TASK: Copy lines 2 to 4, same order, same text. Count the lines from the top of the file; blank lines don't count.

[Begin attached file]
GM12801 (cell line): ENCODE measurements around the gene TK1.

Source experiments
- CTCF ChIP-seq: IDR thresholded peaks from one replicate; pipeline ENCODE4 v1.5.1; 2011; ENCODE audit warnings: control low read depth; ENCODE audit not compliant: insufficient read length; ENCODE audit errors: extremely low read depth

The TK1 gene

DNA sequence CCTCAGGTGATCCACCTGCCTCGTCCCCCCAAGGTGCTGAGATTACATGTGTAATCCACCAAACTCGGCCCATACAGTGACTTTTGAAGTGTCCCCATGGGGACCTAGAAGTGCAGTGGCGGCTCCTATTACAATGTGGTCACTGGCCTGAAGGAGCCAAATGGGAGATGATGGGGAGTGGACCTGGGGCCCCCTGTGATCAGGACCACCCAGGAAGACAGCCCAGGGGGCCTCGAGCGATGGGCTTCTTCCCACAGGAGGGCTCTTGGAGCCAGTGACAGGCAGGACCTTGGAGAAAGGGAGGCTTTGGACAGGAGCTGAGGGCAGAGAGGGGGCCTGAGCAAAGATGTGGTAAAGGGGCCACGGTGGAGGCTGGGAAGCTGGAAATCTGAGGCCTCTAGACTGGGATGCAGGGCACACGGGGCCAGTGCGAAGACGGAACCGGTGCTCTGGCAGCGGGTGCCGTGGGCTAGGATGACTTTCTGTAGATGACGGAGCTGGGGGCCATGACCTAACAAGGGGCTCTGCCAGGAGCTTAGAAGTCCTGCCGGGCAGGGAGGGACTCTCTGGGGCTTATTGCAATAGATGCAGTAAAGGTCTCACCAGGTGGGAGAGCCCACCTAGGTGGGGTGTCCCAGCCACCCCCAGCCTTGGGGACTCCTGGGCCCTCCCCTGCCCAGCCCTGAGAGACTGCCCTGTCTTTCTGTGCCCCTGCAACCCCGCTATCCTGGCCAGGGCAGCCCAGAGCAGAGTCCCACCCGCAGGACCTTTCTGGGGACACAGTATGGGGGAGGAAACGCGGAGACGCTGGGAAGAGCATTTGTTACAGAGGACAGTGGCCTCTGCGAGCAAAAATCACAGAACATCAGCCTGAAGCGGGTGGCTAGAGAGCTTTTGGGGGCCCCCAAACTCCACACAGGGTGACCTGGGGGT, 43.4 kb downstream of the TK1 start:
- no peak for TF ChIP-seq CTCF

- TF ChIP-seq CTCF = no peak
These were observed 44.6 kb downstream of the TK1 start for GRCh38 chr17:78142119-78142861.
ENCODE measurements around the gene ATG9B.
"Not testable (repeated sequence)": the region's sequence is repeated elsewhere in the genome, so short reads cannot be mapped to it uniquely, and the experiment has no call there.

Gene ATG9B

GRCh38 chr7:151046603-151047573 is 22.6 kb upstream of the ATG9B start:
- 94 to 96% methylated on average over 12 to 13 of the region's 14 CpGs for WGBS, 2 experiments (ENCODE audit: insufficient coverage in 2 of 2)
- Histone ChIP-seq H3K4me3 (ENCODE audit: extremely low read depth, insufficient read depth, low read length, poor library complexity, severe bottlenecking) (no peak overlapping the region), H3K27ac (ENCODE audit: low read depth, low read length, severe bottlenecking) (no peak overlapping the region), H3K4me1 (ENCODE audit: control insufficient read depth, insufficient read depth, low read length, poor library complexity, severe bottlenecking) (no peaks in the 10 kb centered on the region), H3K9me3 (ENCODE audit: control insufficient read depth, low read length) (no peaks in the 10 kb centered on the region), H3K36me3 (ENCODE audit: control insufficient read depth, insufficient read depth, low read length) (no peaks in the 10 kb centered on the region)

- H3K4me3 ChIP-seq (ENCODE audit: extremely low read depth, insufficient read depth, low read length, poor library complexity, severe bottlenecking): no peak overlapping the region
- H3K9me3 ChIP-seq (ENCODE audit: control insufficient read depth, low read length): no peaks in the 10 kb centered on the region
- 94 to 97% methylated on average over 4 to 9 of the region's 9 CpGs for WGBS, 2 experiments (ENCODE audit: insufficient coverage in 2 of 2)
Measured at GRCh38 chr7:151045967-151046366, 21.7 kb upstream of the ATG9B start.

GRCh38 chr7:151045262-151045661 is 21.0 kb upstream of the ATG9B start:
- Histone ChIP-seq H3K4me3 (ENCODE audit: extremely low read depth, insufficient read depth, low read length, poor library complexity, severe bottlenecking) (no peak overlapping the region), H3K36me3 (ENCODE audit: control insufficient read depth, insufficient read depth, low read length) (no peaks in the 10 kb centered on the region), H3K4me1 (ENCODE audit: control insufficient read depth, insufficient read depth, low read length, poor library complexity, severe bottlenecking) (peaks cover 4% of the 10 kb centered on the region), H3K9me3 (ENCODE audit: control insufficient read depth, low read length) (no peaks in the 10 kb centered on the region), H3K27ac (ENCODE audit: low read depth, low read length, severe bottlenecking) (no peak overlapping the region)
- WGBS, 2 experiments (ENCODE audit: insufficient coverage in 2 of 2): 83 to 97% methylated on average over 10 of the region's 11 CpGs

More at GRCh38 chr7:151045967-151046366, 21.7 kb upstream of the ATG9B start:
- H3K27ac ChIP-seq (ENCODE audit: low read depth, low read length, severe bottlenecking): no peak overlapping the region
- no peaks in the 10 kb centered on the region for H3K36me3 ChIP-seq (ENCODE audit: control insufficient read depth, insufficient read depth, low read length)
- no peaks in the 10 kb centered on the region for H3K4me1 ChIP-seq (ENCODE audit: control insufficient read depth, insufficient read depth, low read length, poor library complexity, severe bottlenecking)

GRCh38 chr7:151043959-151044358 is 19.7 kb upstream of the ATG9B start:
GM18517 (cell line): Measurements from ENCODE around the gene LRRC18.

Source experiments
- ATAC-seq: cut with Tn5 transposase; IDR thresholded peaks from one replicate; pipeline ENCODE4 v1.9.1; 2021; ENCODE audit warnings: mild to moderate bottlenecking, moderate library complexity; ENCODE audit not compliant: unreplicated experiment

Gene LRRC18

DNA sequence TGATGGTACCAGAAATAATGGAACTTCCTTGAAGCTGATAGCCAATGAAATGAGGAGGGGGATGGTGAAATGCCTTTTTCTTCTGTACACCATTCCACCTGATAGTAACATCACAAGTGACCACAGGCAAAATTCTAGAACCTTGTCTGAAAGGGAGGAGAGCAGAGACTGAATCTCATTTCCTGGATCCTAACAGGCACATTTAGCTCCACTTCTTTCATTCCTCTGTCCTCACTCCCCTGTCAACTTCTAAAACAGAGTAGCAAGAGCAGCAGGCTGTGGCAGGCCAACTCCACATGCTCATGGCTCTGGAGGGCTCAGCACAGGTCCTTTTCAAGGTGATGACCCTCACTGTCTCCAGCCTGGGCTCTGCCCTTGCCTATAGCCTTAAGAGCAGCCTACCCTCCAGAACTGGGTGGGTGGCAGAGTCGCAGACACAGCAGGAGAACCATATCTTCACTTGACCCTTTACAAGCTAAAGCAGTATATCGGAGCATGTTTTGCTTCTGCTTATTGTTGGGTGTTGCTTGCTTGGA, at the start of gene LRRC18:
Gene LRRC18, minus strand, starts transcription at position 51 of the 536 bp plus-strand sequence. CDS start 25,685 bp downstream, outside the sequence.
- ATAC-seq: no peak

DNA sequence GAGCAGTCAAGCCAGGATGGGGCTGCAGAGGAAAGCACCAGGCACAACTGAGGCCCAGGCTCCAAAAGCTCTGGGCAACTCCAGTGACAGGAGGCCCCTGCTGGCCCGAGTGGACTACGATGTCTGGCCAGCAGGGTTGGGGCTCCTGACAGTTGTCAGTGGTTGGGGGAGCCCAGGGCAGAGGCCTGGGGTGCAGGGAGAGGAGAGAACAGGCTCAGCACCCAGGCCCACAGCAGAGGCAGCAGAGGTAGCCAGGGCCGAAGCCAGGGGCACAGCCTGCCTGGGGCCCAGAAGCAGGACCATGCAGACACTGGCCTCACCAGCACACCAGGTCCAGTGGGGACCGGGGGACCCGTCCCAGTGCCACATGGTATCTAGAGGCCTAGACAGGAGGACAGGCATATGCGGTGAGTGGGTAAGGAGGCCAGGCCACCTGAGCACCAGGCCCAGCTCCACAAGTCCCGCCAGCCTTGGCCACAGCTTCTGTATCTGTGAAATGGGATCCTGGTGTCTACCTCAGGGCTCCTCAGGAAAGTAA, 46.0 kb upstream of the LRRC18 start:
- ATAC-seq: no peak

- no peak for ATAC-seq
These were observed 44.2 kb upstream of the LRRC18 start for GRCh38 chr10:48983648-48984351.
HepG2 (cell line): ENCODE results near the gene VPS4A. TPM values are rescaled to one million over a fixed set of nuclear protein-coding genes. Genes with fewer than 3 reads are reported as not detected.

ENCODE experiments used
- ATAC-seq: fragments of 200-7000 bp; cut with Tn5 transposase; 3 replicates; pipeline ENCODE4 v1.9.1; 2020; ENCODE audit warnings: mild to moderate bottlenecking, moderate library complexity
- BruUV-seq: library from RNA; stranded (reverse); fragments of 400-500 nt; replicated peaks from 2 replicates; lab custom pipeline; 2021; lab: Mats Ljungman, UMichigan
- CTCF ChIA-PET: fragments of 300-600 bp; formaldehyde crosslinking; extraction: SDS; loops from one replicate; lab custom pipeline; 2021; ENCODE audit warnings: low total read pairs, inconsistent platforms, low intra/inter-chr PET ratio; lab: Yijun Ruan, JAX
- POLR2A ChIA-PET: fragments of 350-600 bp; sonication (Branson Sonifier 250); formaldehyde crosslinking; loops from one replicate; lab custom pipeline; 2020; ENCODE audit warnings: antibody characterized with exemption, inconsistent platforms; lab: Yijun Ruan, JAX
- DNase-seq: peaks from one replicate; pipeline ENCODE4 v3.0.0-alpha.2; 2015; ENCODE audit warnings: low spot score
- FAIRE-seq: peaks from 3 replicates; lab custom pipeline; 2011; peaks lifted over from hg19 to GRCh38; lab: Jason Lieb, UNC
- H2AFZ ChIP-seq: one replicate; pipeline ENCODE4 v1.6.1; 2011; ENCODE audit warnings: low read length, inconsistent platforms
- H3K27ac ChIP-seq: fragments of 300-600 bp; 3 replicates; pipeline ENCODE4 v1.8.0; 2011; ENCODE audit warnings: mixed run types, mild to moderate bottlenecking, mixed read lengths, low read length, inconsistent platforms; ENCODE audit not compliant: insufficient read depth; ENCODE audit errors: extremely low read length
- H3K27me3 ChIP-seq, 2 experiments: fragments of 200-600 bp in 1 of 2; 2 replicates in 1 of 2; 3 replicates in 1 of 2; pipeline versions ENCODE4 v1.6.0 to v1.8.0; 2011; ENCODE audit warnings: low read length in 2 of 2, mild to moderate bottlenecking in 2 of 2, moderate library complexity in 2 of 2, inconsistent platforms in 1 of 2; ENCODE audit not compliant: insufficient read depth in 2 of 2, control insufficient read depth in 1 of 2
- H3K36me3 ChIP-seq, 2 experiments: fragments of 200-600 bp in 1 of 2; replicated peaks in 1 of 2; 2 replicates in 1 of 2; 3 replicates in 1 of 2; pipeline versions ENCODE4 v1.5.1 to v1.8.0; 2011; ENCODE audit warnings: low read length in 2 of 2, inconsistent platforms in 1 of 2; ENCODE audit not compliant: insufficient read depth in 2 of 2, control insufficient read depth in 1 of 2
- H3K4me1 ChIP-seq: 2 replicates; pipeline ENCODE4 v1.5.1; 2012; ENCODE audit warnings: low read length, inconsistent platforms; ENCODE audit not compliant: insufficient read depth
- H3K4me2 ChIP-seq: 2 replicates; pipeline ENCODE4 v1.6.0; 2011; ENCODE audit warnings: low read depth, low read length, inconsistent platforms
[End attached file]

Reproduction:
Source experiments
- CTCF ChIP-seq: IDR thresholded peaks from one replicate; pipeline ENCODE4 v1.5.1; 2011; ENCODE audit warnings: control low read depth; ENCODE audit not compliant: insufficient read length; ENCODE audit errors: extremely low read depth

The TK1 gene